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Summary: Why Oil Prices Are At Record High

Discussion in 'Band of Glockers' started by antediluvianist, May 23, 2008.


    FACTBOX: Why oil prices are at a record high

    Wed May 21, 2008 9:41am EDT

    (Reuters) - U.S. crude oil hit an all-time high of $130.47 a barrel.

    Robust demand for crude and a weak dollar have fuelled the rally from a dip below $50 at the start of 2007.

    Adjusted for inflation, oil is now above the $101.70 peak hit in April 1980, according to the International Energy Agency, a year after the Iranian revolution.


    The fall in the value of the dollar against other major currencies has helped drive buying across commodities as investors view dollar assets as relatively cheap.

    It has also reduced the purchasing power of OPEC's revenues and increased the purchasing power of some non-dollar consumers.

    OPEC oil ministers have noted that although prices are rising to record nominal levels, inflation and the dollar have softened the impact.

    Some analysts say investors have been using oil as a hedge against the weaker dollar.


    Since the Federal Reserve cut U.S. interest rates in mid-August last year and central banks pumped billions of dollars into financial markets to ease a credit crunch, oil and gold have risen.

    Investment flows from pension and hedge funds into commodities including oil have boomed, as has speculative trading. At the same time, the credit crunch has brought some other markets, such as the U.S. asset-backed commercial paper market, to a virtual standstill.

    Some of that money has found its way into energy and commodities, analysts say.


    While previous price spikes have been triggered by supply disruptions, demand from top consumers the United States and China is a main driver of the current rally.

    Global demand growth has slowed after a surge in 2004 but is still rising and higher prices have so far had a limited effect on economic growth.

    Analysts say the world is coping with high nominal prices because, adjusted for exchange rates and inflation, they have been until recently lower than during previous price spikes and some economies have become less energy intensive.


    The Organization of the Petroleum Exporting Countries, source of more than a third of the world's oil, started to reduce oil output in late 2006 to stem a fall in prices.

    Fewer OPEC barrels entering the market helped propel the rally and consumer nations led by the International Energy Agency have urged OPEC to pump more oil.

    At its meetings since December, OPEC has agreed to leave output unchanged, saying there is enough crude in the market. It next meets formally on September 9.

    Few in the group believe there is much it can do to tame a market it says defies logic.


    Supply of crude from Nigeria, the world's eighth-largest oil exporter, has been cut since February 2006 because of militant attacks on the country's oil industry.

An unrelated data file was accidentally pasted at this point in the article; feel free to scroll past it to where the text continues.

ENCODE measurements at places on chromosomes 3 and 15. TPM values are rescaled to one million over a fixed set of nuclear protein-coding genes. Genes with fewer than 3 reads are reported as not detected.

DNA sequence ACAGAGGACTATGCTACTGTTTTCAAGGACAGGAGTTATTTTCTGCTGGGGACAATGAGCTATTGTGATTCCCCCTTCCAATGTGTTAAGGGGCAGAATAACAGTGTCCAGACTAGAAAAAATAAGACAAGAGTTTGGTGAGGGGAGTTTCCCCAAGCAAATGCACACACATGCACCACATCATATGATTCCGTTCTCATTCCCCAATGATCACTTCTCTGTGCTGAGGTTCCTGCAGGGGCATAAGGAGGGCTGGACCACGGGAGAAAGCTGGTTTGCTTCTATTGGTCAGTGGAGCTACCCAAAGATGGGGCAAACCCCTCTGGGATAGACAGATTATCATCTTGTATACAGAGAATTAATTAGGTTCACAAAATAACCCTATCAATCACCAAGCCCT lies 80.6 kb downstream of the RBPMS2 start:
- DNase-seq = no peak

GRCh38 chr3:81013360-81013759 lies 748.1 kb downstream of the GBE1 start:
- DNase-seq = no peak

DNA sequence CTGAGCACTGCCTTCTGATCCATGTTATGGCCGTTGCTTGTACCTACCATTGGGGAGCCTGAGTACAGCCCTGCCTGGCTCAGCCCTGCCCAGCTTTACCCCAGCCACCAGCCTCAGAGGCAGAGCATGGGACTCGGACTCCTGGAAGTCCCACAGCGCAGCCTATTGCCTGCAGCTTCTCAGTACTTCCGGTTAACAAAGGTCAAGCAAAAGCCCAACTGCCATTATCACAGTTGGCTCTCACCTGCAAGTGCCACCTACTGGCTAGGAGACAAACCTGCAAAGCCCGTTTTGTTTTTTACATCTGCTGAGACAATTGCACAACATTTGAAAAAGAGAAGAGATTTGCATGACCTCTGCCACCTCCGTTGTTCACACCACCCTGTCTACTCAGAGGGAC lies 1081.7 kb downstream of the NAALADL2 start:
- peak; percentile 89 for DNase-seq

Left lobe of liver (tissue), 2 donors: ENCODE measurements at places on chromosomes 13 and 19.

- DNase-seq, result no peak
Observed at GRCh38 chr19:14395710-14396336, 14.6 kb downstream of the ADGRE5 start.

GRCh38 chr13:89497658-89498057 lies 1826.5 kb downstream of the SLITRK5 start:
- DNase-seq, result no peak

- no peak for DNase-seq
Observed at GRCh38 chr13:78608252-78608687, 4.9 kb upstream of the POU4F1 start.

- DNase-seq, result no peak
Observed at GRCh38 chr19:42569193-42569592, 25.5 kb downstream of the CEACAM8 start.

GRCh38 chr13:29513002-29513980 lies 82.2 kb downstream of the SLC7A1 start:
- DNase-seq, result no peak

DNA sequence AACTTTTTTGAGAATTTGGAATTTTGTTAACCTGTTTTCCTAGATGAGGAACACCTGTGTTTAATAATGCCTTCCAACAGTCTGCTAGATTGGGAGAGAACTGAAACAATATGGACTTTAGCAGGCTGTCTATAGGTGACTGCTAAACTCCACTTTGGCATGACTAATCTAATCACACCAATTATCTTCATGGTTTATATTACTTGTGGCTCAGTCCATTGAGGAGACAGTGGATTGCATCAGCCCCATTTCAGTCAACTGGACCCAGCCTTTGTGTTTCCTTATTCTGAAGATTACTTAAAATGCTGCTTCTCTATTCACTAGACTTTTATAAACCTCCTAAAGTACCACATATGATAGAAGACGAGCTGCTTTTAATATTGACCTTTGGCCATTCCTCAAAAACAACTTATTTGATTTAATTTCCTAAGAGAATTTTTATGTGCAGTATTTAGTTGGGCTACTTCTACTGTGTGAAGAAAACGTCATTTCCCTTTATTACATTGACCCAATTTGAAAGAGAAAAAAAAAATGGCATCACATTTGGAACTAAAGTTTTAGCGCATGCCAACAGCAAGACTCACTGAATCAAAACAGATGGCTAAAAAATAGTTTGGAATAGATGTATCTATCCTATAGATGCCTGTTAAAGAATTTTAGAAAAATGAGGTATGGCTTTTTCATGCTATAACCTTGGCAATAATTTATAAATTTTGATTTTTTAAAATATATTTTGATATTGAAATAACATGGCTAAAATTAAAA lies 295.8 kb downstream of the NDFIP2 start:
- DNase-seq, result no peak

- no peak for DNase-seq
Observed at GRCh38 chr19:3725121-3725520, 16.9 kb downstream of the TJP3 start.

Oil companies and trading sources have detailed 559,000 bpd of shut Nigerian production due to militant attacks and sabotage.


    Oil consumers are concerned about supply disruption from Iran, the world's fourth-biggest exporter, which is locked in a dispute with the West over its nuclear program.

    Western governments suspect Iran is using its civilian nuclear program as a cover to develop nuclear weapons. Iran denies this, saying it wants nuclear power to make electricity.


    Iraq is struggling to get its oil industry back on its feet after decades of wars, sanctions and underinvestment.

    Exports of Kirkuk crude from the country's north are stabilizing as the system recovers from technical problems that had mostly idled the pipeline since the U.S.-led invasion of Iraq in March 2003.


    Refiners in the United States, the world's top gas guzzler, struggled with unexpected outages which have drained inventories.
  2. brawnless

    brawnless Junior Member

    Dec 5, 2004
    excellent info. :)

    investment choices look bleak as inflation is headed up.

    expecting diesel to raise to as much as php 50 this year. a double whammy as the exchange rate weakens too.

  3. When I started to drive in 1986, gasoline I remember was at 13-14 pesos

    Now its at 51+

    I wonder how much it would be 22 years hence?

    450 pesos? :(
  4. bulm540


    Jun 18, 2004
    Hopefully we wil have alternative fuels like ETHANOL derived from sugarcane by then and reduce our dependence from foreign oil. If Brazil can do it, there is no reason why we can't.
  5. maskytrading


    Dec 20, 2006
    It's time for the water powered engine!? :upeyes:
  6. dinggaling

    dinggaling APO Traveler

    Jul 4, 2004
    Rainbow Clubhouse
    the good side about all of these "greed" that oil producing countries are ramming down our throats is that people/consumers are driven to explore and invent things to alleviate this plight. hopefully time will come that this very expensive commodity will just be one of those alternative fuels that we can use. :rant: